w3resource

JavaScript: Get the difference between a given number

JavaScript Basic: Exercise-15 with Solution

Write a JavaScript program to get the difference between a given number and 13, if the number is greater than 13 return double the absolute difference.

Sample Solution:

HTML Code:

<!DOCTYPE html>
<html>
<head>
  <meta charset="utf-8">
  <meta name="viewport" content="width=device-width">
  <title>The difference between a given number and 13, if the number is greater than 13 return double the absolute difference.</title>
</head>
<body>

</body>
</html>

JavaScript Code:

function difference(n)
 {
    if (n <= 13)
        return 13 - n;
    else
        return (n - 13) * 2;
 }
console.log(difference(32))
console.log(difference(11))

Sample Output:

38
2

ES6 Version:

function difference(n)
 {
    if (n <= 13)
        return 13 - n;
    else
        return (n - 13) * 2;
 }
console.log(difference(32))
console.log(difference(11))

Live Demo:

See the Pen JavaScript: Number difference - basic-ex-15 by w3resource (@w3resource) on CodePen.


Improve this sample solution and post your code through Disqus

Previous: Write a JavaScript exercise to get the extension of a filename.
Next: Write a JavaScript program to compute the sum of the two given integers.

What is the difficulty level of this exercise?



JavaScript: Tips of the Day

Promise object

const myPromise = () => Promise.resolve('I have resolved!');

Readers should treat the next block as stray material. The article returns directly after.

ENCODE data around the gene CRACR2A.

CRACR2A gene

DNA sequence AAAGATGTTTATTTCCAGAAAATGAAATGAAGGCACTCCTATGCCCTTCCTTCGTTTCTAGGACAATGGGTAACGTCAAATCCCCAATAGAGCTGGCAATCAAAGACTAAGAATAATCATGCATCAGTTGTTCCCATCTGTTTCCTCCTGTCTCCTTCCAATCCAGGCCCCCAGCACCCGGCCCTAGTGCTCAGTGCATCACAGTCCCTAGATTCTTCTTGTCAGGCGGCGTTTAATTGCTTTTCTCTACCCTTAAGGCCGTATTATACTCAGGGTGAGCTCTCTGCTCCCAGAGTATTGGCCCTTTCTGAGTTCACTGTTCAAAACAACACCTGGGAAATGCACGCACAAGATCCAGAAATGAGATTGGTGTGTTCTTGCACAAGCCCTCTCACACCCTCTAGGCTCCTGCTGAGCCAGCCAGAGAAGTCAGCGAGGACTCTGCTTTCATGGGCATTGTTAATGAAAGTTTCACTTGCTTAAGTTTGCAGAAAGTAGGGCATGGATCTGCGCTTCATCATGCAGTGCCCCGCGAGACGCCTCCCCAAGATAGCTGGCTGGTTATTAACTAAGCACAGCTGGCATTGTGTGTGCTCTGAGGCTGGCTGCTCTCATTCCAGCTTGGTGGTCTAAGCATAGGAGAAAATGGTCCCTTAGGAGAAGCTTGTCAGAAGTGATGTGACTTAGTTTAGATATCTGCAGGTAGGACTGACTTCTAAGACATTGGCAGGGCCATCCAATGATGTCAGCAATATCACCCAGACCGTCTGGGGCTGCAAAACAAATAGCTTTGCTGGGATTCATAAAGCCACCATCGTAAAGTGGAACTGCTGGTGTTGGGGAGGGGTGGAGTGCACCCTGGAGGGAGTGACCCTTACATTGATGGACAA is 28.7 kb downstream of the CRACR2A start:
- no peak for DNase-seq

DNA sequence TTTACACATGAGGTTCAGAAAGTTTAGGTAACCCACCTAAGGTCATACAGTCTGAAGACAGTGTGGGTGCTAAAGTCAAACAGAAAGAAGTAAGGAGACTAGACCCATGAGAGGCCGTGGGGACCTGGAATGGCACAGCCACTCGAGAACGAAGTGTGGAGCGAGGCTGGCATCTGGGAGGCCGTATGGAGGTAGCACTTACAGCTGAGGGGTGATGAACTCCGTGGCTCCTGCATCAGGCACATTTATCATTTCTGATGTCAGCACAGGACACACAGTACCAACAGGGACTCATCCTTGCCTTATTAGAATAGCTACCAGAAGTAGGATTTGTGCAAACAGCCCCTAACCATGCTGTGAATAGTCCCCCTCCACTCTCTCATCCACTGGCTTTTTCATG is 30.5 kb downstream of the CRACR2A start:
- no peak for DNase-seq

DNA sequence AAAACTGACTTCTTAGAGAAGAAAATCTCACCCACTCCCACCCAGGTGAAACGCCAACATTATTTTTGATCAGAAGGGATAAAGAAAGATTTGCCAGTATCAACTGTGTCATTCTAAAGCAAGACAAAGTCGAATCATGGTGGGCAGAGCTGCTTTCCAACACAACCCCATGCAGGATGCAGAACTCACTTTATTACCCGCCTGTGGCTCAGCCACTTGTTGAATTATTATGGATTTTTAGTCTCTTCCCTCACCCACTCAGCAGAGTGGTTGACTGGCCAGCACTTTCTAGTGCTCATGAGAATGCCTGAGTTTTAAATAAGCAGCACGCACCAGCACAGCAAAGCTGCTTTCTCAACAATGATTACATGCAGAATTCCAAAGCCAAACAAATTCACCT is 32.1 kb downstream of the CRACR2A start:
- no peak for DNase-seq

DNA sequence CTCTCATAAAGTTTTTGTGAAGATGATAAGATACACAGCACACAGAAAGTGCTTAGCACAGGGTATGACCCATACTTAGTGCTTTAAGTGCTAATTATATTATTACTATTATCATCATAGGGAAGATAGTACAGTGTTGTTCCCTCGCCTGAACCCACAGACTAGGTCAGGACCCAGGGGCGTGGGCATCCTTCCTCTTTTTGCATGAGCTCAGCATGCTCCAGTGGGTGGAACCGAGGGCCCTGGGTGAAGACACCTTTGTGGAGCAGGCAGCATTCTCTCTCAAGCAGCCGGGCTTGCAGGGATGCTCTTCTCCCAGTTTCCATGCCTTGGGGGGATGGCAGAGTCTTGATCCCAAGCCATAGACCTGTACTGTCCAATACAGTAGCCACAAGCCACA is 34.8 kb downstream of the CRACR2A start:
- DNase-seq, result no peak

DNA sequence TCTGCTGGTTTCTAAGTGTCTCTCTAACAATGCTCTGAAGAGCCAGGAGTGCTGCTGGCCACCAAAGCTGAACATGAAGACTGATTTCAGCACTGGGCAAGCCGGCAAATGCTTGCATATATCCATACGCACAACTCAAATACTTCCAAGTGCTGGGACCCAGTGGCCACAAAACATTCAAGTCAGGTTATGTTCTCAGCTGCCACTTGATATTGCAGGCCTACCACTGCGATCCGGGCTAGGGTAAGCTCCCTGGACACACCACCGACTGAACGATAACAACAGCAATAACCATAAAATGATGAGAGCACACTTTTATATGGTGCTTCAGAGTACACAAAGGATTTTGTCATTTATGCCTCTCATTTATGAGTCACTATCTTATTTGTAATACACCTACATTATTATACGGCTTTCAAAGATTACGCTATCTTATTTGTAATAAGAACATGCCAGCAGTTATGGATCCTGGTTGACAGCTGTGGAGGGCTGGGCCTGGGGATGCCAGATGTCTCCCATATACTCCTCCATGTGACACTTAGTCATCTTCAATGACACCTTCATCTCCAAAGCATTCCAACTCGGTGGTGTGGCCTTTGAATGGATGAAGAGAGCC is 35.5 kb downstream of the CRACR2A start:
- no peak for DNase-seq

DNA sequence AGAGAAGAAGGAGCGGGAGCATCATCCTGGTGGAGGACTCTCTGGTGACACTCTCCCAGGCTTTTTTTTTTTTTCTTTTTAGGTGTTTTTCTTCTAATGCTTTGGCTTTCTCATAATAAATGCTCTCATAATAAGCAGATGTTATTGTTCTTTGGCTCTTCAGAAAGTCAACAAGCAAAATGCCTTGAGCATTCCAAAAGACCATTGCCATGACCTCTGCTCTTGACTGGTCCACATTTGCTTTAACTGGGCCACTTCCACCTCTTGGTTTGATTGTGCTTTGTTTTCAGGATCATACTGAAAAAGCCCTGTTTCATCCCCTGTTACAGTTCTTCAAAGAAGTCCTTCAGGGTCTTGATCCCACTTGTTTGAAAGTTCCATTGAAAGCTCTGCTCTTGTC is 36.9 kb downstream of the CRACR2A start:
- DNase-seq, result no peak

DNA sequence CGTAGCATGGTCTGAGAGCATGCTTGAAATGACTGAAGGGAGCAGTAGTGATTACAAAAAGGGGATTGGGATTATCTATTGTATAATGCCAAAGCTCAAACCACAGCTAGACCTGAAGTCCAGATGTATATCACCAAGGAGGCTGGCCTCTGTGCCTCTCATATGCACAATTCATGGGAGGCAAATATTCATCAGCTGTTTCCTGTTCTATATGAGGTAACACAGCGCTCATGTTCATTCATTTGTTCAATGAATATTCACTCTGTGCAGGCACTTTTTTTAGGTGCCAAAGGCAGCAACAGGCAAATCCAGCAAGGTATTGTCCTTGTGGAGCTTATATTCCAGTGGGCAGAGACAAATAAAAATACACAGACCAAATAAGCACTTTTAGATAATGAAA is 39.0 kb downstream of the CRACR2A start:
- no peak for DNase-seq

function firstFunction() {
  myPromise().then(res => console.log(res));
  console.log('second');
}

async function secondFunction() {
  console.log(await myPromise());
  console.log('second');
}

firstFunction();
secondFunction();

With a promise, we basically say I want to execute this function, but I'll put it aside for now while it's running since this might take a while. Only when a certain value is resolved (or rejected), and when the call stack is empty, I want to use this value.
We can get this value with both .then and the await keyword in an async function. Although we can get a promise's value with both .then and await, they work a bit differently.
In the firstFunction, we (sort of) put the myPromise function aside while it was running, but continued running the other code, which is console.log('second') in this case. Then, the function resolved with the string I have resolved, which then got logged after it saw that the callstack was empty.
With the await keyword in secondFunction, we literally pause the execution of an async function until the value has been resolved before moving to the next line.
This means that it waited for the myPromise to resolve with the value I have resolved, and only once that happened, we moved to the next line: second got logged.

Ref: https://bit.ly/3jFRBje